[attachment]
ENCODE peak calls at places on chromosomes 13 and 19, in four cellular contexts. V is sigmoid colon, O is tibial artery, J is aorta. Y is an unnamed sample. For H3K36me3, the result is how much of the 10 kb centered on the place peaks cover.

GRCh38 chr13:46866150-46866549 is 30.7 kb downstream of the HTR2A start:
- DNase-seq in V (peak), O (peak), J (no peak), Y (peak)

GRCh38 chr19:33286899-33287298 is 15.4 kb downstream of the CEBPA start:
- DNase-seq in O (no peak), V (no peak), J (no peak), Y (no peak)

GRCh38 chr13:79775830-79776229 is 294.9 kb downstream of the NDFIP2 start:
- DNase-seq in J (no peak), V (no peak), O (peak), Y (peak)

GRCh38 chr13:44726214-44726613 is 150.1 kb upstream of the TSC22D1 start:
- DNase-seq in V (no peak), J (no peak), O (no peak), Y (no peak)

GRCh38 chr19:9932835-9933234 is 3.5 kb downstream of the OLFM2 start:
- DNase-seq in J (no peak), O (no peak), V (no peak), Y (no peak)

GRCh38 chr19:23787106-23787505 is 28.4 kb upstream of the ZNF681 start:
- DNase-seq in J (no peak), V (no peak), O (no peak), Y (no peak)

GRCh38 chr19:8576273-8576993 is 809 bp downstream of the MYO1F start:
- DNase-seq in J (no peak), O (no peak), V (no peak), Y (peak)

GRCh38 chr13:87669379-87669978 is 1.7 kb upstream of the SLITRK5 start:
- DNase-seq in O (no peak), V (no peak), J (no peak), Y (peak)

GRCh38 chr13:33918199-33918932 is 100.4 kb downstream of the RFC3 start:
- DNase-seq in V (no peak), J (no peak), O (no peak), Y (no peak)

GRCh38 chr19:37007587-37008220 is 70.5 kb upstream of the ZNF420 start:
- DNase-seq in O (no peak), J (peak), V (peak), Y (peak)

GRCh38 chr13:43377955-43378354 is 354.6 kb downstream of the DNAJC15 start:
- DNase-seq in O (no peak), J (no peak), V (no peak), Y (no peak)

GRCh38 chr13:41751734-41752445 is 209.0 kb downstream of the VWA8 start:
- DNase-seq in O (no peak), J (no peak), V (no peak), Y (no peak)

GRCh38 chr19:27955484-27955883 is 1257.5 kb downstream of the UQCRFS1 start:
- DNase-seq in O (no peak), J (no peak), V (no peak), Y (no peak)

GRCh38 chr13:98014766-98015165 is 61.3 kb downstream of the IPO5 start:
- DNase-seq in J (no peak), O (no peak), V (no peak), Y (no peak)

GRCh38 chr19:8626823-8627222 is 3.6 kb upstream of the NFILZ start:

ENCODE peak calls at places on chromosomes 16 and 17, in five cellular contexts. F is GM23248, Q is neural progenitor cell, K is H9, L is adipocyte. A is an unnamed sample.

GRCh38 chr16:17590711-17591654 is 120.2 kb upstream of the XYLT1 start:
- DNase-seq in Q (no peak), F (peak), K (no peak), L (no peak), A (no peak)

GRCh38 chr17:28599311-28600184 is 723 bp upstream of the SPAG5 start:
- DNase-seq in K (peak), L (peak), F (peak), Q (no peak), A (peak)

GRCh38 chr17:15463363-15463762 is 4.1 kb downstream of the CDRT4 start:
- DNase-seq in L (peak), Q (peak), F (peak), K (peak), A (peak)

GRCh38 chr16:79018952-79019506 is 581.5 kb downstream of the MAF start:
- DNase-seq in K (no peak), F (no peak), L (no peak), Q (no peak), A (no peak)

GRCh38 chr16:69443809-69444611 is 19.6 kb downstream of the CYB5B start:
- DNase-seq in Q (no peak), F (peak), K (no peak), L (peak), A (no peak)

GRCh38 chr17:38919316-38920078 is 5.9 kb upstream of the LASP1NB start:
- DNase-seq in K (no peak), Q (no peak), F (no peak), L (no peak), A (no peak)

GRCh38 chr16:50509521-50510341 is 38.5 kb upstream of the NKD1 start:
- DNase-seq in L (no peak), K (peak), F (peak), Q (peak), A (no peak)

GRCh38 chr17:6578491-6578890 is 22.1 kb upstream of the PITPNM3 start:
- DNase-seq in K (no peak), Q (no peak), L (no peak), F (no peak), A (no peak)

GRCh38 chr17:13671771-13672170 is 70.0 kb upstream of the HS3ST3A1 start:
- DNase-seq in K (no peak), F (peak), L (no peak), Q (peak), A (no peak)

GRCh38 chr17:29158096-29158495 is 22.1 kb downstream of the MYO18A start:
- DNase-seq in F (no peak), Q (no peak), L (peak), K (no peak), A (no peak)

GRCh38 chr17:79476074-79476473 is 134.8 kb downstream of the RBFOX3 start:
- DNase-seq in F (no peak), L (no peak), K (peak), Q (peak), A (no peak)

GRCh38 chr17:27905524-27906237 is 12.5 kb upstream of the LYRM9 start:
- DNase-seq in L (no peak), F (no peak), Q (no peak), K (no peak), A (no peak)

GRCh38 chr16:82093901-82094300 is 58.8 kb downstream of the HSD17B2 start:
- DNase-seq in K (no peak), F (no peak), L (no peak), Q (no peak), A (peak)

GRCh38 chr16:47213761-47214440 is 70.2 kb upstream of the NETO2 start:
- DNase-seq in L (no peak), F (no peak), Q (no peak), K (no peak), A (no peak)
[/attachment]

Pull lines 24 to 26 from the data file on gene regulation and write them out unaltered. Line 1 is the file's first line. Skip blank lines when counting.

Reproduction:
GRCh38 chr13:41751734-41752445 is 209.0 kb downstream of the VWA8 start:
- DNase-seq in O (no peak), J (no peak), V (no peak), Y (no peak)

GRCh38 chr19:27955484-27955883 is 1257.5 kb downstream of the UQCRFS1 start: